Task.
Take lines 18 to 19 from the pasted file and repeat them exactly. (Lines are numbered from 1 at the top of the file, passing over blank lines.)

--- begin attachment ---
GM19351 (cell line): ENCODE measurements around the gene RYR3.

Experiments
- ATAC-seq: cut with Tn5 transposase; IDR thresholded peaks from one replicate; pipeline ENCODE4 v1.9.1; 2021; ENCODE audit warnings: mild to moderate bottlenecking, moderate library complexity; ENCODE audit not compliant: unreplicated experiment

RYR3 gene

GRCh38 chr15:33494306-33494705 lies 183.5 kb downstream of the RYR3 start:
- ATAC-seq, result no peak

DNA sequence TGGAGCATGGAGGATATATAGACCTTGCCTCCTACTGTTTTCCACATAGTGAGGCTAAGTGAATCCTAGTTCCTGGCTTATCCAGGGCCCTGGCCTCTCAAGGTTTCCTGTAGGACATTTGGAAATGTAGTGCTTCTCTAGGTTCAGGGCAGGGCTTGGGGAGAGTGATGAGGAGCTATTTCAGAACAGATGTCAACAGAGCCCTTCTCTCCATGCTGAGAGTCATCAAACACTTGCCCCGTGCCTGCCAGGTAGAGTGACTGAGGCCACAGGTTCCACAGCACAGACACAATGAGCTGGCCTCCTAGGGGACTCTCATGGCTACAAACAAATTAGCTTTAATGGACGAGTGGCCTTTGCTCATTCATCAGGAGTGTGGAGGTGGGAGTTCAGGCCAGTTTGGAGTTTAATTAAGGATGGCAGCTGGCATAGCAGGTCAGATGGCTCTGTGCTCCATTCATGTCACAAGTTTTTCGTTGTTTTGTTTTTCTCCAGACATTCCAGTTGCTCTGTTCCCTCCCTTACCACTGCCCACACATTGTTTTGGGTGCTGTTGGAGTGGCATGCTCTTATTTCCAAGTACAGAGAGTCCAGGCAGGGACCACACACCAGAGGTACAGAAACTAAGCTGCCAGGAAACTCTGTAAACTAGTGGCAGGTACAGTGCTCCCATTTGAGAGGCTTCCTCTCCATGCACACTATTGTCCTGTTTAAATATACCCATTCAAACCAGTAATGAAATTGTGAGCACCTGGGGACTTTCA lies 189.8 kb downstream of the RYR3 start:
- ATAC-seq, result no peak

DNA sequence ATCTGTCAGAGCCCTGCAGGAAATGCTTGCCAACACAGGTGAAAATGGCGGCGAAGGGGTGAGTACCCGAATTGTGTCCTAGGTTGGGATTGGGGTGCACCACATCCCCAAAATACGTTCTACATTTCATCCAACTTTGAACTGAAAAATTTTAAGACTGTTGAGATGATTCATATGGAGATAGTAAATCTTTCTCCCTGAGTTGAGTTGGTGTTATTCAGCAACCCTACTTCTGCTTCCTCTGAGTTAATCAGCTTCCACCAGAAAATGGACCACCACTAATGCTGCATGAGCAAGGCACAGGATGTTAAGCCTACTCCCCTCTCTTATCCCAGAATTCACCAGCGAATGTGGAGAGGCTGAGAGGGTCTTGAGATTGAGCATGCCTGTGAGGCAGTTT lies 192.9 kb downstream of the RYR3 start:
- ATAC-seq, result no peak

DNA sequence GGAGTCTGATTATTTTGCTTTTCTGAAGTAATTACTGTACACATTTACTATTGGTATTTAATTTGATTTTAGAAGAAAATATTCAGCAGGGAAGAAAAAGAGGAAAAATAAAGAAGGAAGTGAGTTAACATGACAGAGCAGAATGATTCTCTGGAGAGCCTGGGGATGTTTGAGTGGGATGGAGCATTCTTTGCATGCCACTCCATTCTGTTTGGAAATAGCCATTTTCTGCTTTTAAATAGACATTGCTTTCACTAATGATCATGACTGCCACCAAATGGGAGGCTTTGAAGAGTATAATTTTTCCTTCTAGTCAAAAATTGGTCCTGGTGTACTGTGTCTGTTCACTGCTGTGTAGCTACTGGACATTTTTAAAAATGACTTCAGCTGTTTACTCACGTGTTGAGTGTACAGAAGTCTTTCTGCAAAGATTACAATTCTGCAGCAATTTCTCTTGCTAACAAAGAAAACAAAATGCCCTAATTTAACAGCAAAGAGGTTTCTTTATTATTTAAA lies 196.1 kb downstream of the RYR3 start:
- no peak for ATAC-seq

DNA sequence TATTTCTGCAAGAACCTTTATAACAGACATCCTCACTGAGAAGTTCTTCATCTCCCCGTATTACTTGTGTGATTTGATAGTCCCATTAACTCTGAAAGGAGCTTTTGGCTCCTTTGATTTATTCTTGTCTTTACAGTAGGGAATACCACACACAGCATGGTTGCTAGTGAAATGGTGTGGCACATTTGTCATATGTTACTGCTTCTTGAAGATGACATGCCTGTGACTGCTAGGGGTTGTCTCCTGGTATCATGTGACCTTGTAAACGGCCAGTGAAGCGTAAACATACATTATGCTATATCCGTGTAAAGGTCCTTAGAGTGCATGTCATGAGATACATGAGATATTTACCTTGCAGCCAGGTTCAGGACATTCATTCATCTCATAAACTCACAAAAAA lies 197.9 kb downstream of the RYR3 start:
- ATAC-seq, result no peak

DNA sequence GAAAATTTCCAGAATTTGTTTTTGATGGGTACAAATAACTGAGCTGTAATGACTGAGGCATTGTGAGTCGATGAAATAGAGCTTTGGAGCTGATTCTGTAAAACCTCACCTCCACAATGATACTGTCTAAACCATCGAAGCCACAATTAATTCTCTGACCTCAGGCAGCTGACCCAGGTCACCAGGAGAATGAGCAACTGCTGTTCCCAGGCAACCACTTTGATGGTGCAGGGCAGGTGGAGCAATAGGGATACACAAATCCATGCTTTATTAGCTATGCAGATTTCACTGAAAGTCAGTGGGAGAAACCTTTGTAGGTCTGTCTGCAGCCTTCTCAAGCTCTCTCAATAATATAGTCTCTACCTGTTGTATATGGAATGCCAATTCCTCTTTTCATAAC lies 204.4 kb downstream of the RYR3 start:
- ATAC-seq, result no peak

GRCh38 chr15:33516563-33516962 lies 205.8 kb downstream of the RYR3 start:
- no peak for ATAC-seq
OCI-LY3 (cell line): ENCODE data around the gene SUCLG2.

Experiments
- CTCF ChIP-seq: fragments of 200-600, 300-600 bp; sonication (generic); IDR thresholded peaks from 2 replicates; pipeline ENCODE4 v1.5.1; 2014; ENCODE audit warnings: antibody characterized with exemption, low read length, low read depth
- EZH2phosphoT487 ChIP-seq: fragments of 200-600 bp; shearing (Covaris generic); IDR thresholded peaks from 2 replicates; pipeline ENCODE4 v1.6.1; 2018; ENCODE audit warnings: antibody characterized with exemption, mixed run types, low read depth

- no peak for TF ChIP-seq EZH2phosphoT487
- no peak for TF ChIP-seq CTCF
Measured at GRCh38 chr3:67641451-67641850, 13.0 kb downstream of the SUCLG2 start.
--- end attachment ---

- no peak for ATAC-seq
OCI-LY3 (cell line): ENCODE data around the gene SUCLG2.